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Negligent lawyer suspended by SC.

MANILA -- The Supreme Court has suspended a lawyer from the practice of law for two years for failing to comply with the time limits in the filing of appeals for her client, causing the client to lose "his entire case [and] leaving him with no appellate remedies."

In a 10page resolution dated Feb. 3, the high court suspended lawyer Mercedes BuhayangMargallo for "being unjustifiably remiss in her duties as legal counsel," and failing to do a lawyer's duty to "exercise the necessary diligence and competence in managing cases entrusted to them."

Margallo's suspension arose from a civil case filed by one Reynaldo Ramirez, with the lawyer offering her services for free, allegedly upon the request of Ramirez's mother.

Speaking for the Supreme Court, decision writer Justice Marvic Leonen cited relevant rules from the Canons of Professional Responsibility for Lawyers, and said that lawyers were expected to maintain a high degree of legal proficiency and attention regardless of whether the legal service was paid or rendered pro bono (free).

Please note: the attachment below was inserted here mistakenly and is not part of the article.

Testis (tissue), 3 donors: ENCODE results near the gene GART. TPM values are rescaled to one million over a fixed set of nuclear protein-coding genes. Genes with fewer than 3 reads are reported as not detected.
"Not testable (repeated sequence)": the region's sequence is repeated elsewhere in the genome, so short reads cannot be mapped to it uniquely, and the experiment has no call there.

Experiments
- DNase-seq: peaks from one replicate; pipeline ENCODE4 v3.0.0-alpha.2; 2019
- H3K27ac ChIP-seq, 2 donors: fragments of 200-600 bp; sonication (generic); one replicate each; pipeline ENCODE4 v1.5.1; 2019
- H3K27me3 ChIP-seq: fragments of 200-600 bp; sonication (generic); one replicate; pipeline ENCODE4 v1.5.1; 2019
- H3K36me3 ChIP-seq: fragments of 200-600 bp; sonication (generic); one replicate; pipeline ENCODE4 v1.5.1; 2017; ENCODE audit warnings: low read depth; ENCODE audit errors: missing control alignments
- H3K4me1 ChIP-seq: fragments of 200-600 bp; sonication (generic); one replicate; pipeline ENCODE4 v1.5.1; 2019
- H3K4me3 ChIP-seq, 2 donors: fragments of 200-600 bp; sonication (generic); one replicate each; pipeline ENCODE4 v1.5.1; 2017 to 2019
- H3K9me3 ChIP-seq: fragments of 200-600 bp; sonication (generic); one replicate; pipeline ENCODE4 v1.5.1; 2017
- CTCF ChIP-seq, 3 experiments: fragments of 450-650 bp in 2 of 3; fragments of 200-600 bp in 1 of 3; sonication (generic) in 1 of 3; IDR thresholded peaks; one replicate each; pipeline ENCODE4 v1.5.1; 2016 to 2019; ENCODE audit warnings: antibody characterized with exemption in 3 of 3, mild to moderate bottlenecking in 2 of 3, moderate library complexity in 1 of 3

"[Ramirez's] legal cause was orphaned, not because a court of law ruled on the merits of his case but because a person privileged to act as counsel failed to discharge her duties with the requisite diligence She failed to exhaust [all] possible means to protect Ramirez's interest, which is contrary to what she had sworn to do as a member of the legal profession," the high tribunal ruled.

After losing at the regional trial court of Binangonan in Rizal, Ramirez elevated his case to the Court of Appeals in 2008, which directed him to file an appellant's brief. According to the Rules of Court, appeals must be filed within a required period, or it will be denied.

Margallo was immediately notified of this requirement, and on several occasions, Ramirez followed up on the status of the brief.

In 2009, the lawyer informed Ramirez that his appeal was denied due to lack of evidence. Recourse to the Supreme Court was also unlikely because the period for filing another appeal had already lapsed.

Ramirez himself went to the Court of Appeals and discovered that the appellant's brief was filed on April 13, 2009, with a motion for reconsideration and apologies for having been filed beyond the required period.

The Supreme Court ruled that Margallo's "inaction" resulted in a lost appeal and terminated her client's case, not on its merits, but due to her negligence.

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Publication:Philippines Daily Inquirer (Makati City, Philippines)
Date:Feb 6, 2015
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